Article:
“Many legal advocates and social activists seem to assume that bombarding the public with images, statistics and other evidence of racial disparities will motivate people to join the cause and fight inequality,” Hetey said. “But we found that, ironically, exposure to extreme racial disparities may make the public less, and not more, responsive to attempts to lessen the severity of policies that help maintain those disparities.”

So … you can’t fight racial disparity with information, because information can lead to more fear. What options do you still have, then?

There’s an additional context here that’s relevant; you can make the argument that one of the big problems with reforming the criminal justice system — which is also a problem with reforming anything else, really — is that so many different people have so many different approaches to what needs to be done, as summarized by Vox:

As depressing as it is that telling white people about structural racism makes them support the structure more, what makes this study particularly interesting is that the criminal-justice reform movement isn’t just made up of people concerned about racism. Some fiscal conservatives want to reform the system to spend less money on prisons; some cultural conservatives are motivated by Christian notions of mercy and forgiveness. And some of the states that have most successfully worked to reform their prison policies are red states.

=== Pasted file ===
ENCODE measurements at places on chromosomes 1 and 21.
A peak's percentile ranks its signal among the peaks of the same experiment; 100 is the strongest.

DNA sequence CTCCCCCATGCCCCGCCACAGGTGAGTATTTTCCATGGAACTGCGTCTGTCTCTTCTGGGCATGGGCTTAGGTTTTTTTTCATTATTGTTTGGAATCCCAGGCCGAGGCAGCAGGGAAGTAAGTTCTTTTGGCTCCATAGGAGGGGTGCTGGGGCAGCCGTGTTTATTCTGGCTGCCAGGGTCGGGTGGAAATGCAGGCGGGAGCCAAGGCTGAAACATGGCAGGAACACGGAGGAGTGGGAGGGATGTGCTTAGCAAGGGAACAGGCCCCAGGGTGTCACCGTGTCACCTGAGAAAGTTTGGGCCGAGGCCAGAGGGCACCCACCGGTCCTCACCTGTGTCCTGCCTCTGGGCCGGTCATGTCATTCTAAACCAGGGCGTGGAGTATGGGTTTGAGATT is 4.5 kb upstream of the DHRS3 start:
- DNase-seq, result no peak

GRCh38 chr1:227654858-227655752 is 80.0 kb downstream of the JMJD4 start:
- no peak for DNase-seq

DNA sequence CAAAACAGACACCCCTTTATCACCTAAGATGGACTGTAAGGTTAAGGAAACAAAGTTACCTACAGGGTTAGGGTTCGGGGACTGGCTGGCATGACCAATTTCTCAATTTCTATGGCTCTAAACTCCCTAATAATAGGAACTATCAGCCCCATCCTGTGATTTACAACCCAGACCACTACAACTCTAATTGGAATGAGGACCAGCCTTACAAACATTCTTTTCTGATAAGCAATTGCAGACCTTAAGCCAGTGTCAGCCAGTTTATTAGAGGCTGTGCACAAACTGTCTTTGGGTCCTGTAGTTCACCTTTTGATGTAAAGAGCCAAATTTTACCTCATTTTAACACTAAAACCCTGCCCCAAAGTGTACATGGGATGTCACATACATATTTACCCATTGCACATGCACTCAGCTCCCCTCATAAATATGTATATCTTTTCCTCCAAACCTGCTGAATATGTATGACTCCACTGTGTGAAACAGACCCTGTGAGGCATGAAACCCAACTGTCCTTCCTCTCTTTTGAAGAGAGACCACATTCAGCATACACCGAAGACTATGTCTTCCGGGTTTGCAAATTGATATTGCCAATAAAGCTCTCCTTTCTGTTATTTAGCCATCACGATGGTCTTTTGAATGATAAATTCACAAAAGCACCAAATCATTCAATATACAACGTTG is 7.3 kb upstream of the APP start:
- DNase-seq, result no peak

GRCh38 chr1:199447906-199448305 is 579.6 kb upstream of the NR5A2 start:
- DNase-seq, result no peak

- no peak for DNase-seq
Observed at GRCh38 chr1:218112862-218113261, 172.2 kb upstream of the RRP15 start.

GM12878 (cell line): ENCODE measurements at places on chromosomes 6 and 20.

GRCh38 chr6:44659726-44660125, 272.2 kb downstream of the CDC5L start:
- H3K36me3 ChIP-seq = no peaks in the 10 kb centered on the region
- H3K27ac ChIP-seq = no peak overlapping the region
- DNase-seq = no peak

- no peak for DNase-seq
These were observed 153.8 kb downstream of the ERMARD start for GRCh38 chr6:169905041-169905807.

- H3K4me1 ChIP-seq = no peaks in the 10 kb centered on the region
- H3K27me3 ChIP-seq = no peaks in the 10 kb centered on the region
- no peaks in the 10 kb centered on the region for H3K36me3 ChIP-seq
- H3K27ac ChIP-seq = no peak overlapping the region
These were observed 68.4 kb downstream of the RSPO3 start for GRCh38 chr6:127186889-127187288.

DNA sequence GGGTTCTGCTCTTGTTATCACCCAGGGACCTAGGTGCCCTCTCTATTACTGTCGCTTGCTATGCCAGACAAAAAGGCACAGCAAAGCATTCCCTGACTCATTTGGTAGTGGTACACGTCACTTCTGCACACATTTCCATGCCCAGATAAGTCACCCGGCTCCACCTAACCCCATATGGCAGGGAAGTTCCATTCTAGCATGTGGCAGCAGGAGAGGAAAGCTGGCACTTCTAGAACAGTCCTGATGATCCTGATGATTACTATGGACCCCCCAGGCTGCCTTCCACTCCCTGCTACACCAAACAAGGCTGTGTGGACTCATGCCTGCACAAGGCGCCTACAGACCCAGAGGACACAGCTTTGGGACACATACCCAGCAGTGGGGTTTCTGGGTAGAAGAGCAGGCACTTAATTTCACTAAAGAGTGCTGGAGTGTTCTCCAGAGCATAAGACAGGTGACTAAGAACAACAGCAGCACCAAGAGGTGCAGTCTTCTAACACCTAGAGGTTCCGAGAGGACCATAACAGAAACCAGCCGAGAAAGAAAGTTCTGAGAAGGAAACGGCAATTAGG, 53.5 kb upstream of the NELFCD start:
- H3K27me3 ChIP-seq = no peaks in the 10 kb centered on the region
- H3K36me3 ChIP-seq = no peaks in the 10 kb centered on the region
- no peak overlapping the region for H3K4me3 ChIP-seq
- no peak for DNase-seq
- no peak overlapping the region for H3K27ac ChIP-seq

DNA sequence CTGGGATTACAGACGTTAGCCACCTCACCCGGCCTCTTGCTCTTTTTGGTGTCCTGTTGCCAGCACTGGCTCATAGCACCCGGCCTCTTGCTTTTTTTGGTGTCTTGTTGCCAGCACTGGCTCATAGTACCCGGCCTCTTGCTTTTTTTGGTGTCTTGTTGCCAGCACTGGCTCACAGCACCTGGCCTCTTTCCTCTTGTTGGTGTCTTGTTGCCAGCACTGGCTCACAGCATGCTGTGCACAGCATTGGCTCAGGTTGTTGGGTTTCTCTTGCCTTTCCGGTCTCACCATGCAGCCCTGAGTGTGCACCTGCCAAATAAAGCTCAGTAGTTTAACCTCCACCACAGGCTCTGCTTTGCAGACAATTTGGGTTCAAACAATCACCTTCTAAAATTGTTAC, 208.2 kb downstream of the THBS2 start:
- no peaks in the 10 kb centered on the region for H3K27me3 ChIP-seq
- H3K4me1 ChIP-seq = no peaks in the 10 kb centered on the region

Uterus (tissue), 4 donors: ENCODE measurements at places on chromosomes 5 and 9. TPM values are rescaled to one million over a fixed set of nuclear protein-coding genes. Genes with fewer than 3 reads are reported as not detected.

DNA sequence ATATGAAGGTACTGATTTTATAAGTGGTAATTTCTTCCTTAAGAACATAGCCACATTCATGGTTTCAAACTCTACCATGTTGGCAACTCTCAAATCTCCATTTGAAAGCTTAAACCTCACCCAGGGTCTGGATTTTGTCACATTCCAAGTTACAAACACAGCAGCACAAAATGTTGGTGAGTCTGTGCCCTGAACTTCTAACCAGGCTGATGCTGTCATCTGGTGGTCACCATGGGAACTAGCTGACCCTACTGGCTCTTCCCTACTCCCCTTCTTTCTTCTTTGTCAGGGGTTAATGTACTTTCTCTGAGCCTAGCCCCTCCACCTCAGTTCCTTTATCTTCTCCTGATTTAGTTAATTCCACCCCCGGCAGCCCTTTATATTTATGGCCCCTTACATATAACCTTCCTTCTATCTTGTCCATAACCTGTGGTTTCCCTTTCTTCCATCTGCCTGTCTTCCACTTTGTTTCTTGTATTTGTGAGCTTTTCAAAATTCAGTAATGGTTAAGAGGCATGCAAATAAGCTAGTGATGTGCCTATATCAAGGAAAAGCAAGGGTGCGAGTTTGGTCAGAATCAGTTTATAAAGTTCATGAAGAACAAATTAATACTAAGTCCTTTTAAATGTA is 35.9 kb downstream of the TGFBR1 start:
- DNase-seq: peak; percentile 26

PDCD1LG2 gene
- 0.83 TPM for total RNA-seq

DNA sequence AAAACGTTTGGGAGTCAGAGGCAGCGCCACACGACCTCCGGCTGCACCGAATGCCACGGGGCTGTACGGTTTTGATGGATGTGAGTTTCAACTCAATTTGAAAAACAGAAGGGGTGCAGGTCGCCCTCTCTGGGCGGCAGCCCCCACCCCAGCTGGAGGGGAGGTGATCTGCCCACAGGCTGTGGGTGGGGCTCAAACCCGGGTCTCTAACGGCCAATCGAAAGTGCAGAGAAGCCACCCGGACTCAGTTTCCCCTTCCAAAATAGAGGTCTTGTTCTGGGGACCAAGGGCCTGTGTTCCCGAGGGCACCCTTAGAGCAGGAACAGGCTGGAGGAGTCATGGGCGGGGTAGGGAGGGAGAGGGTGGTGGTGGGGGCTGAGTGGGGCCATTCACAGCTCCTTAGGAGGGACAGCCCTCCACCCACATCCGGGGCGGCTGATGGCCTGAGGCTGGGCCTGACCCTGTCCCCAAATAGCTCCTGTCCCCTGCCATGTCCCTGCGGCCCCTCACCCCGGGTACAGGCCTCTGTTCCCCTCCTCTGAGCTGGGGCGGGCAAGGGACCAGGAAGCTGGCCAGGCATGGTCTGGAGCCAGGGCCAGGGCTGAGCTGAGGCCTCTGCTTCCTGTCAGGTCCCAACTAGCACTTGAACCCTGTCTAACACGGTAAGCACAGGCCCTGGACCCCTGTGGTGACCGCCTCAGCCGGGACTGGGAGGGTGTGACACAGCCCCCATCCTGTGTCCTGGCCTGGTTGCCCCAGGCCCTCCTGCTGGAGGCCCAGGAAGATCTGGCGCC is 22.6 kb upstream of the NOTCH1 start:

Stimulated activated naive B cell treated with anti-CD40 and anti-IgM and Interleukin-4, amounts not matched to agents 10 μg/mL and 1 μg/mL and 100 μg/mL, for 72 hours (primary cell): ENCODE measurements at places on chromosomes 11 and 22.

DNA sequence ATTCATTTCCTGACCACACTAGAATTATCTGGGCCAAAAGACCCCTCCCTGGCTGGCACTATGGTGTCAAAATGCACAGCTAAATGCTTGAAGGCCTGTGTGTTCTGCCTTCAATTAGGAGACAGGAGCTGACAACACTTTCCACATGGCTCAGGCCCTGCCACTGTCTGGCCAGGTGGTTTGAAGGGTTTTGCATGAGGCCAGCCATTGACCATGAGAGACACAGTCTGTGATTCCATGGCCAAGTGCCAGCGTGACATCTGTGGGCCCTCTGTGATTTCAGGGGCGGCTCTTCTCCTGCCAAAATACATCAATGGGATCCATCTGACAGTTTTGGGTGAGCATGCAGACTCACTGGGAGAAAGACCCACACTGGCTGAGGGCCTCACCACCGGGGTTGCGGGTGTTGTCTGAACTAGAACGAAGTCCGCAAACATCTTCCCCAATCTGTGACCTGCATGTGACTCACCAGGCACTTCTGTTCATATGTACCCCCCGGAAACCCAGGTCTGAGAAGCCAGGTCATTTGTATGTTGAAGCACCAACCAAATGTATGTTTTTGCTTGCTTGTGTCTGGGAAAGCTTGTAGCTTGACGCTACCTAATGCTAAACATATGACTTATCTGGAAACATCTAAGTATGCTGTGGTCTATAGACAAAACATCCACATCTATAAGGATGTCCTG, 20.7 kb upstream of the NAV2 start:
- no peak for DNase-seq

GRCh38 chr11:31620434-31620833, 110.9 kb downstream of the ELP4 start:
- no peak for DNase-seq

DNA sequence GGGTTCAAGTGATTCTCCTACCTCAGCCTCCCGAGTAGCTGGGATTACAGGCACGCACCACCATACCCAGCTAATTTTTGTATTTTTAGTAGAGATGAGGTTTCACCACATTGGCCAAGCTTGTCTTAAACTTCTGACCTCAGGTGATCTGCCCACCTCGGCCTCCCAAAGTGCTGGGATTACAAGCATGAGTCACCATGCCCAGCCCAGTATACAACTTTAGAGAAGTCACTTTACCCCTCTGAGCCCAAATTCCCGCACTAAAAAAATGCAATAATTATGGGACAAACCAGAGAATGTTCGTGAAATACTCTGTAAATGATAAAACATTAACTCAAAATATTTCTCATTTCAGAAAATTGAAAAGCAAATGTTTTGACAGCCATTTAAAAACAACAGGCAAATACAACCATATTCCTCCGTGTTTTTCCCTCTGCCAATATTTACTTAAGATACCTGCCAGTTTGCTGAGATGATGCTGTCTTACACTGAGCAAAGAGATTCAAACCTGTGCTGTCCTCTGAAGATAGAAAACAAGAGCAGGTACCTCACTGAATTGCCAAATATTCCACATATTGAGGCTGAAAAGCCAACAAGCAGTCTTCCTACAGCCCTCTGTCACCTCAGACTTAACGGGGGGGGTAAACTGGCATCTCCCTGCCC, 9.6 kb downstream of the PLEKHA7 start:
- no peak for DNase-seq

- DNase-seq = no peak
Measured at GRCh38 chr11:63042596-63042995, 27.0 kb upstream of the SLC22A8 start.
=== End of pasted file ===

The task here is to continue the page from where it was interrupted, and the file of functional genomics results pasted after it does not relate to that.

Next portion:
I do think it’s a little depressing that we’ve gotten to a place in American history where it’s nearly impossible to use actual information to solve problems (this goes into some of the issues around Big Data truly being a revolution). I wonder why that is often. Some theories:

  • We’re too partisan (people listen to what they like/understand)
  • Our attention spans are completely shot (we can only focus on one thing for so long)
  • We’re all so busy with our own stuff that it’s hard to really stop and think about these broader, bigger issues
  • We assume we’ll never have connection to/with inmates in our own life, so this isn’t something we really need to consider
  • Everyone, at the end of the day, likes to prioritize their gut feeling/passion over actual information

I’m honestly not sure of the answer — but it is sad that if you present information about a major racial disparity in incarceration rates, rather than inspiring action against the inequality, it actually can make Caucasians support the inequality. Awkward.

That said, I guess if you went around the streets of a major city talking about CEO pay and how many weeks it takes the average worker to make what the CEO makes in an hour, I’m not sure suddenly everyone would line up and start trying to re-do the American corporate compensation system; rather, they’d probably get their lunch and go back to their own job, focusing on their own stuff. So maybe information isn’t the key — maybe it’s connecting around human stories and thinking about different ways to get people to listen to you.

 

 

55 percent of employees are eating during conference calls (and more fun stats)